Of course, VHA psychologists who conduct C&P exams cannot operate in the same manner. They must conduct an independent, objective, evidence-based forensic mental health evaluation of the Veteran to determine if he has PTSD due to MST (it could be another mental disorder due to MST, but PTSD is by far the most common). However, two big changes have occured in the past couple of years: 1) C&P clinics receive many more MST cases than in the past–previously, the claims never left the VARO due to “lack of evidence;” and 2) C&P examiners have received a good amount of high quality training in how to conduct MST-PTSD evaluations.

    And on the VBA side, my understanding is that they are rating as many MST-PSTD claims on a percentage basis as they are Combat-PTSD claims. If you have data that says otherwise, please let me know and I will admit my error, but that’s what I read recently. And I know a dozen or so RSVRs (“Raters”) at five different VAROs and they report that they have received a ton of training on MST claims and that they are rarely questioned during quality assuance reviews or the like if they rate a Vet for MST.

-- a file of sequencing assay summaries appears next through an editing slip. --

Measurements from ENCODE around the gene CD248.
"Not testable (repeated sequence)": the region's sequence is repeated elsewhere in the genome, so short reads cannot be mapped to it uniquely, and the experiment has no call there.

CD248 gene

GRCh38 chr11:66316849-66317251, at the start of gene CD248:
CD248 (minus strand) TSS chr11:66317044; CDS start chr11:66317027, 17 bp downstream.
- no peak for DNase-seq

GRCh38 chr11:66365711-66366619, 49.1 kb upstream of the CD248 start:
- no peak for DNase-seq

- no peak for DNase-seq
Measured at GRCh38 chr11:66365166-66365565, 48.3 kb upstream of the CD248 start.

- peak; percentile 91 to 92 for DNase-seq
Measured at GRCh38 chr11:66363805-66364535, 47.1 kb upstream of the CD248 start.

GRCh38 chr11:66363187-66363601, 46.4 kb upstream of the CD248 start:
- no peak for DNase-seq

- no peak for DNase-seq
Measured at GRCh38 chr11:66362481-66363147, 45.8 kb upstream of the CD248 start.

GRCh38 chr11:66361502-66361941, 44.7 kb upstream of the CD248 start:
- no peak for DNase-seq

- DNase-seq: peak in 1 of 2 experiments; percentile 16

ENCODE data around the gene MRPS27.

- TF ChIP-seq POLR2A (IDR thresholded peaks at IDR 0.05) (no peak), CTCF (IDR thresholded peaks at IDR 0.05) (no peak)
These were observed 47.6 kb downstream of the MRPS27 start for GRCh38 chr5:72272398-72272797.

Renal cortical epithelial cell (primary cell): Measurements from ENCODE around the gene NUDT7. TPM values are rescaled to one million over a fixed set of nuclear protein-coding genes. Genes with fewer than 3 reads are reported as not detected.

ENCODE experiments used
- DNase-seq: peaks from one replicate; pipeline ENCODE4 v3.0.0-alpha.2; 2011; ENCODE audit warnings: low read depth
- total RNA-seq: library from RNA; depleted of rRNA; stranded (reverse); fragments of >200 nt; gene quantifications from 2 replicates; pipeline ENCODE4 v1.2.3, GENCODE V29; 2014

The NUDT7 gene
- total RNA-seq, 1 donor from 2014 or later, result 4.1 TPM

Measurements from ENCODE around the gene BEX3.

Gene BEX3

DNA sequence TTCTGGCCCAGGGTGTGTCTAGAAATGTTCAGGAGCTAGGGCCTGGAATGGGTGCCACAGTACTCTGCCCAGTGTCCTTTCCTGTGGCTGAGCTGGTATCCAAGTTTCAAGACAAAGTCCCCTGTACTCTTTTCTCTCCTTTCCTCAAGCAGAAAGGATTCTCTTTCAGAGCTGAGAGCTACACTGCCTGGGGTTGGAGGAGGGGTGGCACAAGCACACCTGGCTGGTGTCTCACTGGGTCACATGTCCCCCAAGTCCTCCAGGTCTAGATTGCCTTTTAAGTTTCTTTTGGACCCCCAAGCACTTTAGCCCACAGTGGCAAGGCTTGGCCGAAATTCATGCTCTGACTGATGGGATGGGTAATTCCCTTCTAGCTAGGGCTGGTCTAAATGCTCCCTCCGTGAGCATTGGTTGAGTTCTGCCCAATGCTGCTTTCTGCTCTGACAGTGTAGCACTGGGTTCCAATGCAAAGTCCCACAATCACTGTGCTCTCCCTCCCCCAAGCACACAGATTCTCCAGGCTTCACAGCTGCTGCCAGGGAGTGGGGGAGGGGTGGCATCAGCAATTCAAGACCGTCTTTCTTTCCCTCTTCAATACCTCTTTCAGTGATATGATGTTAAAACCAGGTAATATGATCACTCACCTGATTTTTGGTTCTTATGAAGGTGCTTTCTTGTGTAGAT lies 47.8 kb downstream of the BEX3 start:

Now, having said all that, there are definitely still some major problems that need to be resolved. Here are some:

    a) VHA Treatment – a1) MST Coordinators are swamped with treatment cases and don’t have enough time to do the ‘coordinating’ they were hired to do, which is very important work.

    a2) There are not enough psychologists and clinical social workers with expertise in treating sexual trauma survivors at many VAMC’s and CBOC’s. It’s gotten better but they still need to hire more (the VA’s bloated HR department causes multiple recruitment and retention problems).